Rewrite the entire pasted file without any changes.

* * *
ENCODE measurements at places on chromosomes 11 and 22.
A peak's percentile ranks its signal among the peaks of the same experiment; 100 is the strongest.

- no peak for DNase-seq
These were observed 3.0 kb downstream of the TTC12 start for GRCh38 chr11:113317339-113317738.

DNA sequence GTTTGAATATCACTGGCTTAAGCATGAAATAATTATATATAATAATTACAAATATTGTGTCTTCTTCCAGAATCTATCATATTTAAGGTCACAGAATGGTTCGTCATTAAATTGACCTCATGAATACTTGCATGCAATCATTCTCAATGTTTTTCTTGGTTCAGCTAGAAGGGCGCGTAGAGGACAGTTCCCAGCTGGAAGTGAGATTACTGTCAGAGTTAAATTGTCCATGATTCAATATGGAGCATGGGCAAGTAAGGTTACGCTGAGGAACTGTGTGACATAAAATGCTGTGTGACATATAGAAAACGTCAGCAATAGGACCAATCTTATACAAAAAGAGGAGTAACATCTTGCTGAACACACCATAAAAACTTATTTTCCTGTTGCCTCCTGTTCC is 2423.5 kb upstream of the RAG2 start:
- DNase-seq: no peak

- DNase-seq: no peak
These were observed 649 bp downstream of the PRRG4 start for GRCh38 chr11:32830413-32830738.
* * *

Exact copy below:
ENCODE measurements at places on chromosomes 11 and 22.
A peak's percentile ranks its signal among the peaks of the same experiment; 100 is the strongest.

- no peak for DNase-seq
These were observed 3.0 kb downstream of the TTC12 start for GRCh38 chr11:113317339-113317738.

DNA sequence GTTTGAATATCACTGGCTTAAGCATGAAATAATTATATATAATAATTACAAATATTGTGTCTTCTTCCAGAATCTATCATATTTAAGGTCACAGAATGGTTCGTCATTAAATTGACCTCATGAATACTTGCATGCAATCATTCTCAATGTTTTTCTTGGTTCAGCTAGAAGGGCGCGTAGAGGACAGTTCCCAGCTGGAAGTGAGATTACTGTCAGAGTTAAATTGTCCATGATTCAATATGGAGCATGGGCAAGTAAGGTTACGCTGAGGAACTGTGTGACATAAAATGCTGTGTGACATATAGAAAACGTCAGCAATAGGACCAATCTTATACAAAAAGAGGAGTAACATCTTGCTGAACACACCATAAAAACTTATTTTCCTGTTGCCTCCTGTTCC is 2423.5 kb upstream of the RAG2 start:
- DNase-seq: no peak

- DNase-seq: no peak
These were observed 649 bp downstream of the PRRG4 start for GRCh38 chr11:32830413-32830738.